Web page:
My first chart today shows 3 periods in the US stock market since 1881 when similar conditions have prevailed. I call these the historic severe bear markets and they are periods in time where from the stock market reaching a new high it then proceeded to lose in excess of 60% of its real (inflation adjusted) value. The percentage change in value from the peak for each of these periods in time are shown in my second chart. So what were these bear markets?
The first severe stock bear market (marked in purple on the chart) started with a new real (inflation adjusted) high being reached in September 1906. Following this high the market then began declining with the period incorporating the 1907 Bankers Panic which was caused by banks retracting market liquidity and depositors losing confidence in the banks. This occurred during a recession and there were a number of runs on banks and trust companies. Additionally, many state and local banks went bankrupt. From the high it took until January 1920 for the stock market to break through the 60% real loss barrier (a real loss of 60.9%) and then until December 1920 to reach its real low of -70.0%. That’s 171 months a period of 14 years and 3 months. The market then didn’t reach a new real high until September 1928, which is exactly 22 years, at which point it was rising at a rate of 25% year on year. Unfortunately though, the market had less than 2 more years of positive real returns in it before hitting the next severe stock market.
This second severe stock bear (marked in blue on the chart) market started with a new real high being reached in September 1929. This is the beginnings of the well known period of the Great Depression. I won’t go into the history here as I’m sure it’s well known by all readers. What is interesting however is that the US stock market passed through the -60% mark on a number of occasions. From the high it took until January 1931 for the stock market to reach a real loss below the magic 60% mark at -62.0% and then until June 1932 to reach its real low of -80.6%. The rate of decline was much faster than severe stock bear market one at 33 months. However at this point the market never really recovered and dipped back below the real -60% mark in January 1933, July 1934, April 1938, June 1940, February 1941 and was back at -73.1% in May 1942. That’s a period of 152 months or 12 years and 8 months. Even 20 years later the market was still below the real -60% mark. This bear market didn’t actually reach a new high until November 1958 which is a period of more than 29 years. Again at this point the market was on a steep ascent rising at a rate of 27% year on year.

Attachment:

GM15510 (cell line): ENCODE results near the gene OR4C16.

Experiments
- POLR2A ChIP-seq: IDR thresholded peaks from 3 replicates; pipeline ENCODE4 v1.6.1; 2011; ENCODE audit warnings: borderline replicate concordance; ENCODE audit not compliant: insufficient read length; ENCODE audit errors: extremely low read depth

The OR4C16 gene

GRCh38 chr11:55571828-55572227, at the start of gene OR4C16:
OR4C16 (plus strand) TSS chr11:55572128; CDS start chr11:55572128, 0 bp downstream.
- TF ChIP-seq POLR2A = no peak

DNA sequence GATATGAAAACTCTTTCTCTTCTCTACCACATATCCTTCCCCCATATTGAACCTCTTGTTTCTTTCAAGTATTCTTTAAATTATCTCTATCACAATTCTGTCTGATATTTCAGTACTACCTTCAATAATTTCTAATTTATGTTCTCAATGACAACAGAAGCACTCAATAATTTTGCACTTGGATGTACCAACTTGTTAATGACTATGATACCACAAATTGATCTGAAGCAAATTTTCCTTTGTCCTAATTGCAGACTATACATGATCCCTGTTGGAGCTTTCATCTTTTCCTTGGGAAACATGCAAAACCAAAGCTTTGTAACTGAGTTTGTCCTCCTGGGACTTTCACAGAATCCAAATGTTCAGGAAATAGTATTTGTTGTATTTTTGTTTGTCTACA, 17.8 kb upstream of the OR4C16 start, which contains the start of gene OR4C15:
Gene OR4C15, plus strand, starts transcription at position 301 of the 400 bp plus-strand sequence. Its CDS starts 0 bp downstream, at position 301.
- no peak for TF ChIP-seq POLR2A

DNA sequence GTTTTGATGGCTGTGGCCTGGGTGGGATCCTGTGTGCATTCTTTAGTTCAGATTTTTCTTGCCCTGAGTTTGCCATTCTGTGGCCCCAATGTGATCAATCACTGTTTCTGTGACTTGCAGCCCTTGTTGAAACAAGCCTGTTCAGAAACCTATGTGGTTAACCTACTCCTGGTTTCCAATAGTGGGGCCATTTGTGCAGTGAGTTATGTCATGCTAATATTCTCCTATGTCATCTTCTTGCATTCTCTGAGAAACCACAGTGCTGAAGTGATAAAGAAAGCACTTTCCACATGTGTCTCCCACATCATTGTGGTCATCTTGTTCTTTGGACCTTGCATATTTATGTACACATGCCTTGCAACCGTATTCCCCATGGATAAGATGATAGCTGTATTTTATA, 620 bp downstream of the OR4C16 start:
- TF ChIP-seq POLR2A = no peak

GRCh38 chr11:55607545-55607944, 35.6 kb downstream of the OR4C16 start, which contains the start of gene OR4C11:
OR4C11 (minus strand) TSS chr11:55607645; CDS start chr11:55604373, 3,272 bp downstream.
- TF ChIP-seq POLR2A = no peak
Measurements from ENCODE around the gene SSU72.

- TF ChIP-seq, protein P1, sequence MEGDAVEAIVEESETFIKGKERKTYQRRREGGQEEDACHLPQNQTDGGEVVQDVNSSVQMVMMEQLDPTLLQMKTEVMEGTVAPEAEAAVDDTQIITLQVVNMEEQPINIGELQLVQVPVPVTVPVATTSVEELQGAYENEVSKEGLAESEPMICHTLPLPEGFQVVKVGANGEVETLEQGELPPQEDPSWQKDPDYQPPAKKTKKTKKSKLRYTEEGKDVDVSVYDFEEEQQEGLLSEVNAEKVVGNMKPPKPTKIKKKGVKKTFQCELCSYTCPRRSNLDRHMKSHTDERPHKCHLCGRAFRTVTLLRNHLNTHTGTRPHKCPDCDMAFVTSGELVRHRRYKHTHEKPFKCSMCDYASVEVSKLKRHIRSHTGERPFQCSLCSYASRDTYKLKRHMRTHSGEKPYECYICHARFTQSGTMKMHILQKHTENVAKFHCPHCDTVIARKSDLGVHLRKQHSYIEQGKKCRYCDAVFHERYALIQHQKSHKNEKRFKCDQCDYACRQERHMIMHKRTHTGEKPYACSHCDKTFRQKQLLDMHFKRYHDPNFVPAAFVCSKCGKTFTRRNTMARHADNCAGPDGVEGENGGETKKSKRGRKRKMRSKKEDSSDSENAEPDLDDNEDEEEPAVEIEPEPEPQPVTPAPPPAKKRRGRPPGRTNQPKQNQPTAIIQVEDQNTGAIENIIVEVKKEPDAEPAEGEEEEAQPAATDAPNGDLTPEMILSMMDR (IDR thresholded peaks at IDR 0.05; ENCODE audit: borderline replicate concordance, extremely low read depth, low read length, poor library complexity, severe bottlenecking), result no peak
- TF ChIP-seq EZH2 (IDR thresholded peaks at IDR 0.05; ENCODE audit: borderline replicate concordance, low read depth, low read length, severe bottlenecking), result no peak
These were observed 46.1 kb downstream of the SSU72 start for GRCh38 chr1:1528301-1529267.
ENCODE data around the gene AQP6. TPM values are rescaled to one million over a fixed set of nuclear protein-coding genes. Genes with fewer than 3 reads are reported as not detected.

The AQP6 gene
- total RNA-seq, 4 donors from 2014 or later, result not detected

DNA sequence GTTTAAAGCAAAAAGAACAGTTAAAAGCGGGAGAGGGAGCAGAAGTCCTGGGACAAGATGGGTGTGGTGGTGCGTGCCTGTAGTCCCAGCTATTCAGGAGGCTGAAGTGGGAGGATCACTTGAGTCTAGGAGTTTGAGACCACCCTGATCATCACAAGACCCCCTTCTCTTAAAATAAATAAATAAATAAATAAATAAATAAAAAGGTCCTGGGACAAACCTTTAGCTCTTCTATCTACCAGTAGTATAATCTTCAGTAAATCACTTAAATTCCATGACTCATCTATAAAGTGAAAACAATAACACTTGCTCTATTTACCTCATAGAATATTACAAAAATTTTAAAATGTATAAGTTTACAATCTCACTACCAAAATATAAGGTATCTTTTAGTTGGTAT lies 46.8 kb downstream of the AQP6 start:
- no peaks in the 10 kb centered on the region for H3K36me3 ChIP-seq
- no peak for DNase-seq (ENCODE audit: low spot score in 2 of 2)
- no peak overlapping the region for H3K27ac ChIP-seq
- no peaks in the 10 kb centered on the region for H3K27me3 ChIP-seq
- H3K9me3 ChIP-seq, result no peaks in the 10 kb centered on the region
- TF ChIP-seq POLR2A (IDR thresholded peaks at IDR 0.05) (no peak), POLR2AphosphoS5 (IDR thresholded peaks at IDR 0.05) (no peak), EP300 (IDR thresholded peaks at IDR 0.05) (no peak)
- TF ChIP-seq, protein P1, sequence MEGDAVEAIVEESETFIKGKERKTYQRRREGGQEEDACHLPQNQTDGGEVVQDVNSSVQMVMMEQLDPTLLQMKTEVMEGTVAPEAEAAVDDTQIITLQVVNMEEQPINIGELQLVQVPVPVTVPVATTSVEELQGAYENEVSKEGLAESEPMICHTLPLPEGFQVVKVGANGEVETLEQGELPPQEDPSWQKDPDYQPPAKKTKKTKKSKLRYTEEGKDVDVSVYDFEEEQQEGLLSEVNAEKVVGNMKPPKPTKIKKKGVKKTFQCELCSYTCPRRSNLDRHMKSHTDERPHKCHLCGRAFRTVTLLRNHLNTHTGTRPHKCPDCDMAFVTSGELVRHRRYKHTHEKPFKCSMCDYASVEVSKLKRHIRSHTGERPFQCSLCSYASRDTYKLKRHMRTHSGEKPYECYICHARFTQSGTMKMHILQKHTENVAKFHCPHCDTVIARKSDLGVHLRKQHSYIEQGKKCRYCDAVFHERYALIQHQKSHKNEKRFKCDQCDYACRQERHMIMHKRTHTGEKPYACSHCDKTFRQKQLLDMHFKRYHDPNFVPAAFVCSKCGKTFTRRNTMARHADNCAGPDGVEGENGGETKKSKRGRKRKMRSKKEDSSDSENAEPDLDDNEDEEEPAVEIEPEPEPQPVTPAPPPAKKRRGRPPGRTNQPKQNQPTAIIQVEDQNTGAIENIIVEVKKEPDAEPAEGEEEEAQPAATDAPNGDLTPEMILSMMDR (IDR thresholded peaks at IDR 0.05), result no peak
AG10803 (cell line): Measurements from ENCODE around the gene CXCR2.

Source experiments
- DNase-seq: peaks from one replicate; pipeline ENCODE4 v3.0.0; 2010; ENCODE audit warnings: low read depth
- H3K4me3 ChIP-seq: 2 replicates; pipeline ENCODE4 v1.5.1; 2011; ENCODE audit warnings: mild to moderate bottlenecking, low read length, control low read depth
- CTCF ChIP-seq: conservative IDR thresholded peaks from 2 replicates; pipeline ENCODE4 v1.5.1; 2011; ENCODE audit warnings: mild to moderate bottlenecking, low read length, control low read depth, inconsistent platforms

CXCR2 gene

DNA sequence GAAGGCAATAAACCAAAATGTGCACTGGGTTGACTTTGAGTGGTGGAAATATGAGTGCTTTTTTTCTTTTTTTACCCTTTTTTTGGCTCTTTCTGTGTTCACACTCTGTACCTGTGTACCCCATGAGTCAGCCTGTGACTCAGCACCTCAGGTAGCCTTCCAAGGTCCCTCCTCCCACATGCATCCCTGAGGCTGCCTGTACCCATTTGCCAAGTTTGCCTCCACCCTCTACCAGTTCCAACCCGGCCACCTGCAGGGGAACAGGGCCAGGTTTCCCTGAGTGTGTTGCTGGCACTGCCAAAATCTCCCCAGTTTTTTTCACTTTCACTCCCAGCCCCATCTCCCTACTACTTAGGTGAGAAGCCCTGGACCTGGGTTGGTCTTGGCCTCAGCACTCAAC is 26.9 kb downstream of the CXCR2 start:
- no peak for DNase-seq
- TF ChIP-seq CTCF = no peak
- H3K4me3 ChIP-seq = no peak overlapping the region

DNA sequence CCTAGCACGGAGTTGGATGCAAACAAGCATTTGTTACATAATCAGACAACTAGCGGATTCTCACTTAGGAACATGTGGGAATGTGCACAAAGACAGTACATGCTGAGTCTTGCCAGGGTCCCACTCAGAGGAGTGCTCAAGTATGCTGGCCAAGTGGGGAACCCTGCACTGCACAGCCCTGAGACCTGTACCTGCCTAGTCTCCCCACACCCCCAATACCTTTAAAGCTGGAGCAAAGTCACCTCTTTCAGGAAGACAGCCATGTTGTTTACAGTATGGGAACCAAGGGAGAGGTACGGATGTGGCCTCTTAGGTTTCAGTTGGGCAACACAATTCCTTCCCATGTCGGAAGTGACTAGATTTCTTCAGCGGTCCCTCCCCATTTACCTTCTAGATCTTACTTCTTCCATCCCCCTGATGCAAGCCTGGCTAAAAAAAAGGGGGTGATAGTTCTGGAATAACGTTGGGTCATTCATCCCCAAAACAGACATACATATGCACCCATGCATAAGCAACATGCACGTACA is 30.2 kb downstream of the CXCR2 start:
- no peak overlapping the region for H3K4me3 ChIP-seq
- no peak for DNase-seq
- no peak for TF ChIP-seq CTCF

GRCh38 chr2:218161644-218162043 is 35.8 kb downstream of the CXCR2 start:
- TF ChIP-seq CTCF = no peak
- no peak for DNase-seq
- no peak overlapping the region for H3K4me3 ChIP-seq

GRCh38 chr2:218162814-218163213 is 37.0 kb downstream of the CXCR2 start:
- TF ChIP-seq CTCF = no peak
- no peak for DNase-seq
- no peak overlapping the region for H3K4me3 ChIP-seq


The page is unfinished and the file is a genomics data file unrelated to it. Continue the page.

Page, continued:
The third severe stock bear (marked in olive on the chart) market started with a new real high being reached in December 1968. This period incorporated the stock market crash of 1973 to 1974 which came after the collapse of the Bretton Woods system and also incorporated the 1973 Oil Crisis. So from the high it took until March 1982 for the stock market to reach a real loss of -60.9% and then until July 1982 to reach its real low of -62.6%. That’s a period of 13 years and 7 months. A new high wasn’t reached until December 1992 which is a period of 24 years.
So that brings me to today’s market which I show as the last line on my second chart, marked in red, showing the market we have been in since August 2000. It started with the Dot Com Crash however we were unable to reach a new real high before the Global Financial Crisis took hold and we entered what is now being called the Great Recession. I started discussing this period back in January 2010 and unfortunately things haven’t moved far since then. At that time we were sitting at -38.1% and in 2.5 years we have only moved to -33.0%. The good news is that I can’t yet call this period a severe stock bear market as we ‘only’ reached -58.6% in March 2009. The bad news is that we are only 142 months into this one, which if history is any guide, leaves us plenty of time yet to see a severe stock bear market. What will cause it? There are many possibilities including Quantitative Easing leading to big inflation or Spain going bankrupt. As always, I don’t claim to have any idea. All I know is history suggests there is still plenty of time for it to occur.
As always DYOR.
-Inflation data from the Bureau of Labor Statistics. June 2012 inflation is extrapolated.
-Prices are month averages except June 2012 which is mid market S&P 500 price on the 14 June 2012.